The Web Content Style Guide: Excerpt
Designing for the Web:
The Web is about publishing
In the early days of the Web, the creators of websites were primarily techies. They tended to have quantitative rather than verbal skills; they had studied languages such as C++ rather than English; they were the kids in college who hung out in the computer labs rather than at the student newspaper. They didn’t, in short, tend to have a lot of experience with publications.
Many early web-heads were at pains to emphasize the differences between the Web and printed media, and were thus hostile to any rules or standards that appeared to be print-based. And when they did import skilled people from print media, it tended to be graphic artists they imported. As anyone who’s worked in the print world can tell you, graphic artists tend to be very concerned with art, but are not always concerned with whether or not the type on the page is readable.
But web design is about content design, it’s about laying out content so that it can be easily read. It’s about organizing content so that it can be easily navigated and searched. It’s about getting the right content to the right reader at the right time. For the majority of websites, what web design is not is graphic- or visually-driven design.
To design for the Web, you need to understand what it actually is, rather that what some would like it to be. The Web is a place people come to find stuff (content). It’s a functional place. Most people don’t hang around on the Web. They come to the Web to do things. Study after study reinforces the practical, functional mindset of the person who comes to the Web.
What’s the number-one thing people do on the Web? They read. Words and numbers are the raw material from which the vast majority of webpages are built. If reading is the primary activity on the Web, then readability is a primary function of web design. Another primary activity on the Web is search and navigation. It follows, therefore, that the organization of content to make it easily searchable and navigable is a primary function of web design.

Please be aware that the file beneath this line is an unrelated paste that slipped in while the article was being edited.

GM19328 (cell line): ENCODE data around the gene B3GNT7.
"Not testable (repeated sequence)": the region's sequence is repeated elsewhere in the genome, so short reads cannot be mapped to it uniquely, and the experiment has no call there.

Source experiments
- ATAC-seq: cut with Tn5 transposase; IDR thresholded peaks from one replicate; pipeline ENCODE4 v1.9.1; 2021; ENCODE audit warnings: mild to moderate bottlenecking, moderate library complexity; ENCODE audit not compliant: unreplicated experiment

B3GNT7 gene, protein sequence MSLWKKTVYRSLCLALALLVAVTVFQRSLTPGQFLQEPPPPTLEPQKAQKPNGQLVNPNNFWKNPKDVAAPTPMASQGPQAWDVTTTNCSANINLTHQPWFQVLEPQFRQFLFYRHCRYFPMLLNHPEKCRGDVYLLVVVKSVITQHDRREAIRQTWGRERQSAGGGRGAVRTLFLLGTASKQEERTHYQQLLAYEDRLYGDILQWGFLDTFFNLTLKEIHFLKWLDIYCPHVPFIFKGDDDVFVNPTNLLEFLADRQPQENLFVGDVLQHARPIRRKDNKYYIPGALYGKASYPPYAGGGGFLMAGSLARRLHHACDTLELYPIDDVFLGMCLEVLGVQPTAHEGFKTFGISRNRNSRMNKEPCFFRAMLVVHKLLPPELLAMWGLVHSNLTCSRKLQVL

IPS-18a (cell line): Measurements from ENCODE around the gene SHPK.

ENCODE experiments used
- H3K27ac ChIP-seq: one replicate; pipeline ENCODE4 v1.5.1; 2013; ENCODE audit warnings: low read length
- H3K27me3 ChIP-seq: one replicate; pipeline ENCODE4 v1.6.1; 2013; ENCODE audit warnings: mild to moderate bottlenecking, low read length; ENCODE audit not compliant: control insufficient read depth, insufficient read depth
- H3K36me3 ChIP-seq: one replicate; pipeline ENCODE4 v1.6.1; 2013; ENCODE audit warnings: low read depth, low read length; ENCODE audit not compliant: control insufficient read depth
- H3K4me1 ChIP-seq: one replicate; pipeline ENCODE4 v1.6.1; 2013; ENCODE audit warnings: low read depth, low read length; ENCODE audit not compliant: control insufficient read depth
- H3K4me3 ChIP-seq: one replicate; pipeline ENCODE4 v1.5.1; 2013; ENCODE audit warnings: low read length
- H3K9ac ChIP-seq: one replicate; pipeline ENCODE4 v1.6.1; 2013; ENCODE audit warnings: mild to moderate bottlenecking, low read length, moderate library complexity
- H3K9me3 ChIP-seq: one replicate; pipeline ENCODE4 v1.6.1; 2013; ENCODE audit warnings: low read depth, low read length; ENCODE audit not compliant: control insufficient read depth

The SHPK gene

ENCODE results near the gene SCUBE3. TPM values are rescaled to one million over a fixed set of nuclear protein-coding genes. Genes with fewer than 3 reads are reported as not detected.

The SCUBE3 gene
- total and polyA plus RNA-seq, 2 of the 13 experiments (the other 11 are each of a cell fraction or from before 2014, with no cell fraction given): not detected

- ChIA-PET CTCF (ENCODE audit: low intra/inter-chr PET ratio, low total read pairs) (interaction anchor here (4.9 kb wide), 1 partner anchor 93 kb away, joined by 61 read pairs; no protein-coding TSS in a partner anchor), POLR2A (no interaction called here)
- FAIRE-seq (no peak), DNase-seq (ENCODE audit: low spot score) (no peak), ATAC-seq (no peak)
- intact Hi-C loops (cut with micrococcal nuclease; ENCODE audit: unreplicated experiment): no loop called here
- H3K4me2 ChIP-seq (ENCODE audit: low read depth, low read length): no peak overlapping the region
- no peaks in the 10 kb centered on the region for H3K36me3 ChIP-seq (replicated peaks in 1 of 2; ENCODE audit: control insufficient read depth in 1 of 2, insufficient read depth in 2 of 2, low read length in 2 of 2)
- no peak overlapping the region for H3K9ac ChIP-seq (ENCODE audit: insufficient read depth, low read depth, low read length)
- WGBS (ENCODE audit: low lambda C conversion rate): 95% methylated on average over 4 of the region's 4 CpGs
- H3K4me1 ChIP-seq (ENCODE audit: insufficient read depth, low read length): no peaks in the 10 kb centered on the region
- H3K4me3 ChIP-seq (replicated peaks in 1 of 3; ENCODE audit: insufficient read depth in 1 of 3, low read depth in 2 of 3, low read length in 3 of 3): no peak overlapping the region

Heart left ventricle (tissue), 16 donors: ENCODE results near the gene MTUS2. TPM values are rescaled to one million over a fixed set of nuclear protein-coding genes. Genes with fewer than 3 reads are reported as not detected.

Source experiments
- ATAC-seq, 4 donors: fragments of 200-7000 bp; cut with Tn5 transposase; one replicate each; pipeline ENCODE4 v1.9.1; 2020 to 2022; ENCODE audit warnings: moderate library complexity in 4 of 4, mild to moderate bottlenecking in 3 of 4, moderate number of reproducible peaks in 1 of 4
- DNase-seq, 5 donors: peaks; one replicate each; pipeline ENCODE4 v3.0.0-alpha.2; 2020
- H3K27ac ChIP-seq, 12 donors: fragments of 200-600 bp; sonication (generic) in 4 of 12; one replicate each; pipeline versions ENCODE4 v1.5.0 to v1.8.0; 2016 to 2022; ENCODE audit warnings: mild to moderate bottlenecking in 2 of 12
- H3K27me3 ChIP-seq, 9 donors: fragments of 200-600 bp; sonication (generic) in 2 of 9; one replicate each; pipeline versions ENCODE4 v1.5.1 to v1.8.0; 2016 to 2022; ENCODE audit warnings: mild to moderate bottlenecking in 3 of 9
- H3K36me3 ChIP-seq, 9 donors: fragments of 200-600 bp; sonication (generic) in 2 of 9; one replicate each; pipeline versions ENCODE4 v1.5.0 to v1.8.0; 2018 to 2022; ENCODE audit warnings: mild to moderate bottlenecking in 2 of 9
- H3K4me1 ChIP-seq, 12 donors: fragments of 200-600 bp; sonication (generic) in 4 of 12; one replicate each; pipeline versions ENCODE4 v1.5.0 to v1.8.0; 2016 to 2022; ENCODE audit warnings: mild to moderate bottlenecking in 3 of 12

The number-one design principle for the Web is simplicity. Quality web design should be all about making life easier for the reader to find content, and then making it easy for them to read that content.
Design for the reader
The first step in the design of any website is understanding who your reader is. Who is it that might come to your website? What content will they want if they do come? Remember, your website is a publication and the people who come to it are readers. What are they going to read?
To design a great website, you also need to understand the characteristics of the online reader. We have already touched on them earlier in this introduction, but to summarize, the online reader
- Gathers content: They know broadly what they are looking for but not exactly.
- Scan reads: They are practical, impatient, in a hurry.
- Is skeptical and suspicious: They know there’s an awful lot of junk on the Web.
- Is conservative: Once they find a website they like, they’ll stick with it.
If the fundamental activity that people carry out on the Web is read, then any design must make sure that it is as easy as possible to read (black text on white background, sans serif fonts, reasonable font sizes, and so on.). In addition, because people scan read, the presentation and layout of the content needs to facilitate such an activity (punchy headings, summaries, short paragraphs).